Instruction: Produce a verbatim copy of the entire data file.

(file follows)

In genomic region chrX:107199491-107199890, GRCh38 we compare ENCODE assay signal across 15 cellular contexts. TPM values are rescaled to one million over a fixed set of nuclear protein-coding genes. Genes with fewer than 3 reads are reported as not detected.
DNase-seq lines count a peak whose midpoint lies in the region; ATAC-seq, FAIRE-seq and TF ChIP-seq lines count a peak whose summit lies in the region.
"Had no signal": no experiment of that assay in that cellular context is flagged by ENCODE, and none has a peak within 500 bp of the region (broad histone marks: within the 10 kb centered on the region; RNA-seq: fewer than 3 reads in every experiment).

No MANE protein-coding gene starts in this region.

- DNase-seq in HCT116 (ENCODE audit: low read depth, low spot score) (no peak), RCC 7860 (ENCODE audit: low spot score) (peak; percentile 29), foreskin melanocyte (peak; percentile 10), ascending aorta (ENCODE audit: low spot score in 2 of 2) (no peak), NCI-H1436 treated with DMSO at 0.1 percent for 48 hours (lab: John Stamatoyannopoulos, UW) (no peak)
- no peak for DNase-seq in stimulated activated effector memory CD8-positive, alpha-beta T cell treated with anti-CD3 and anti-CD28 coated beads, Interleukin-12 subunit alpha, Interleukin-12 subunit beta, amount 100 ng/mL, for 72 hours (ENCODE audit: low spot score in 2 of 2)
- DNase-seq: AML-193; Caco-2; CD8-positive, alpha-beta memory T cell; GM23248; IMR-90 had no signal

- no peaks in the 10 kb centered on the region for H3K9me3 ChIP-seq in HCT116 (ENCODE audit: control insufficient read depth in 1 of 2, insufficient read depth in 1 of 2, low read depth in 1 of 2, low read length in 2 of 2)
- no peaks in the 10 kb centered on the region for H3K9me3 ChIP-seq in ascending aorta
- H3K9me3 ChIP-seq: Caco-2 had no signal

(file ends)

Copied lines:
In genomic region chrX:107199491-107199890, GRCh38 we compare ENCODE assay signal across 15 cellular contexts. TPM values are rescaled to one million over a fixed set of nuclear protein-coding genes. Genes with fewer than 3 reads are reported as not detected.
DNase-seq lines count a peak whose midpoint lies in the region; ATAC-seq, FAIRE-seq and TF ChIP-seq lines count a peak whose summit lies in the region.
"Had no signal": no experiment of that assay in that cellular context is flagged by ENCODE, and none has a peak within 500 bp of the region (broad histone marks: within the 10 kb centered on the region; RNA-seq: fewer than 3 reads in every experiment).

No MANE protein-coding gene starts in this region.

- DNase-seq in HCT116 (ENCODE audit: low read depth, low spot score) (no peak), RCC 7860 (ENCODE audit: low spot score) (peak; percentile 29), foreskin melanocyte (peak; percentile 10), ascending aorta (ENCODE audit: low spot score in 2 of 2) (no peak), NCI-H1436 treated with DMSO at 0.1 percent for 48 hours (lab: John Stamatoyannopoulos, UW) (no peak)
- no peak for DNase-seq in stimulated activated effector memory CD8-positive, alpha-beta T cell treated with anti-CD3 and anti-CD28 coated beads, Interleukin-12 subunit alpha, Interleukin-12 subunit beta, amount 100 ng/mL, for 72 hours (ENCODE audit: low spot score in 2 of 2)
- DNase-seq: AML-193; Caco-2; CD8-positive, alpha-beta memory T cell; GM23248; IMR-90 had no signal

- no peaks in the 10 kb centered on the region for H3K9me3 ChIP-seq in HCT116 (ENCODE audit: control insufficient read depth in 1 of 2, insufficient read depth in 1 of 2, low read depth in 1 of 2, low read length in 2 of 2)
- no peaks in the 10 kb centered on the region for H3K9me3 ChIP-seq in ascending aorta
- H3K9me3 ChIP-seq: Caco-2 had no signal